It is claimed the NSE will give students a richer experience at university ©BUCS

National Student Esports (NSE) has become the first official university esports body in Britain after an unveiling at the Red Bull Gaming Sphere in London.

NSE, which was created by Benchmark, aims to support the development of the university esports landscape and is supported by British Universities and Colleges Sport (BUCS).

NSE's goal will be to raise the profile of university esports and create a "worldwide university esports experience", which they say will enrich the students' university experience.

During the announcement, it was revealed that the official University Esports Championships will begin in October this year.

BUCS chief executive Vince Mayne said: "The passion and commitment of the university esports community is outstanding and we believe it deserves further recognition and support.

"Our experience stems from university sport and we are aware that esports does not need to be defined in this way.

"This is why we've partnered with experts in their field and why NSE will exist as a separate entity.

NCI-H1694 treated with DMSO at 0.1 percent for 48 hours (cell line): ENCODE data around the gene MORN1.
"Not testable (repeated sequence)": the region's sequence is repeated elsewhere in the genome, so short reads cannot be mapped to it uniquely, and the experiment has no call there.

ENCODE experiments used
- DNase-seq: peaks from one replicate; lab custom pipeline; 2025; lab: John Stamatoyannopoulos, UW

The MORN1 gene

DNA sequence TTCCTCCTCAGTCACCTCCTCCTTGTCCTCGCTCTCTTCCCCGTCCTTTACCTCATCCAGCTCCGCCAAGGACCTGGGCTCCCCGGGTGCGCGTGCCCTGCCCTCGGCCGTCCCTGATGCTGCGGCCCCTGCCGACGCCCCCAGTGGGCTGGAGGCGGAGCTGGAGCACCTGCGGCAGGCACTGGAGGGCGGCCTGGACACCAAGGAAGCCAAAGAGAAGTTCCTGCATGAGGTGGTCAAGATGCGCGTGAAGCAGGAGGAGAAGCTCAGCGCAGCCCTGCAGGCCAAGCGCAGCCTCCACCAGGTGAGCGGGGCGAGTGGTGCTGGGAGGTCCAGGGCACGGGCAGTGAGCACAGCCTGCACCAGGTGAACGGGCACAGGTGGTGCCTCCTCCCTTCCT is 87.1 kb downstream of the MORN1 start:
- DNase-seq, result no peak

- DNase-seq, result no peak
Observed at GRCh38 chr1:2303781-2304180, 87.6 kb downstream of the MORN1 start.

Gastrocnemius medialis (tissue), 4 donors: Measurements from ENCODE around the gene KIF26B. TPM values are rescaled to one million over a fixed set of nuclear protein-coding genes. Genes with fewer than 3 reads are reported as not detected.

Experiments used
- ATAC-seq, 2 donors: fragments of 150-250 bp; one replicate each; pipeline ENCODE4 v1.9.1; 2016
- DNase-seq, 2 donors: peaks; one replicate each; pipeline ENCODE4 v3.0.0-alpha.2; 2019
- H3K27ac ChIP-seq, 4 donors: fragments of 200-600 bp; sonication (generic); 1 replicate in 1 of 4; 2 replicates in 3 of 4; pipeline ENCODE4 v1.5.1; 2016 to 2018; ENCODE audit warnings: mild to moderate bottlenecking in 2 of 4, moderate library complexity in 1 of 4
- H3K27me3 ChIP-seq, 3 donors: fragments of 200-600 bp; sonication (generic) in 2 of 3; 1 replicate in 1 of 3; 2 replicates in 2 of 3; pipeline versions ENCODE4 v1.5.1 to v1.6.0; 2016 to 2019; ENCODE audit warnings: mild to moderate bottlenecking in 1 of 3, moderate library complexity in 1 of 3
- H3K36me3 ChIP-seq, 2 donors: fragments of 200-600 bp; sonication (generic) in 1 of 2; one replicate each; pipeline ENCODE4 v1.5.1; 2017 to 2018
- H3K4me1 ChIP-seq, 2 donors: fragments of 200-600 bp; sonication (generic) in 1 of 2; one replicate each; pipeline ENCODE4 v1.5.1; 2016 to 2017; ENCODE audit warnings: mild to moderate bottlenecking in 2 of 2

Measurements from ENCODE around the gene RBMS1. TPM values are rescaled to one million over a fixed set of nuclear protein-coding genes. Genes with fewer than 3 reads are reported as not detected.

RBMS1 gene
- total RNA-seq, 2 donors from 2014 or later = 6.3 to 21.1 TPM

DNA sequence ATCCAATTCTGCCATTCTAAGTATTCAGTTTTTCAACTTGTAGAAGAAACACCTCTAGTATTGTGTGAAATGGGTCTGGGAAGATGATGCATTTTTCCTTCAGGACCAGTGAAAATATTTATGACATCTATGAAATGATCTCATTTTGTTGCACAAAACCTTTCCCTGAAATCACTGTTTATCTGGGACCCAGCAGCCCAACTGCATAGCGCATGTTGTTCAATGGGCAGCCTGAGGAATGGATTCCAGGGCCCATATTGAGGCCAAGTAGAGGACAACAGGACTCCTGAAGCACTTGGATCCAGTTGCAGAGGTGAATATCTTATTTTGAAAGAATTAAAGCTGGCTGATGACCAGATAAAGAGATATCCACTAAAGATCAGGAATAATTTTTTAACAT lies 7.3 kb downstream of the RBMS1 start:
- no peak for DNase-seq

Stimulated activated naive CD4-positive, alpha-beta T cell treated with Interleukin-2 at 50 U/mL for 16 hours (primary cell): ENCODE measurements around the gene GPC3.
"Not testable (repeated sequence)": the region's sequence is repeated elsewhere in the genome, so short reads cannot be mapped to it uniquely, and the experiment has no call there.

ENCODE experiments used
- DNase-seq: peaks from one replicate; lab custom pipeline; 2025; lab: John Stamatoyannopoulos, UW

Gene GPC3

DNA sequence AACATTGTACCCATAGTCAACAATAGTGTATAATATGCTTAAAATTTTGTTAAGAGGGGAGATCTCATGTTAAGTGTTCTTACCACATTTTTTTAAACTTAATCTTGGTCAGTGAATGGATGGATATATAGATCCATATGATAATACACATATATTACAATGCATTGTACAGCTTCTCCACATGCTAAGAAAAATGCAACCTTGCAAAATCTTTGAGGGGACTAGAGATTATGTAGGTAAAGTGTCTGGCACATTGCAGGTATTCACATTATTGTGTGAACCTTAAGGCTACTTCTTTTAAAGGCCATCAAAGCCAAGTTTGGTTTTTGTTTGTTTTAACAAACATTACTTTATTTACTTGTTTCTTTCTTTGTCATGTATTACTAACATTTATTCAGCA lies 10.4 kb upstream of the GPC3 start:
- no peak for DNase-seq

"It's important that the community is listened to and that we provide a platform to unite and support students around the UK like never before."

Germany, South Korea, China, Russia, Italy and South Africa all recognise esports as an official sport ©Getty Images
Germany, South Korea, China, Russia, Italy and South Africa all recognise esports as an official sport ©Getty Images

Executive director of NSE, Jonathan Tilbury, added: "Esports is already one of the largest competitive activities on campus but largely goes under the radar.

"Most major universities have an active society and participation in university competitions eclipses all other national esports competitions.

"Over the next few months we'll be working with societies to make sure NSE is shaped according to their needs.

"Through the support from BUCS and Benchmark, we'll be able to ensure these needs are met."

Esports hopes to eventually be included on the Olympic programme but their ambitions are controversial with many claiming the activity is not a sport at all, while arguing it sends the wrong message with regards to health and fitness.

A potential barrier to Olympic acceptance could be the use of violent video games with International Olympic Committee (IOC) President Thomas Bach saying that they need to "draw a clear line" on accepting anything "which is about violence, explosions and killing".

The IOC recognised esports as a sports activity last November and it is due to be included as a demonstration sport at the Asian Games in Indonesian cities Jakarta and Palembang in September.

Esports was also a demonstration sport at the Asian Indoor and Martial Arts Games in Ashgabat in Turkmenistan last September.

It will debut as a medal sport at the 2022 Asian Games in Hangzhou in China.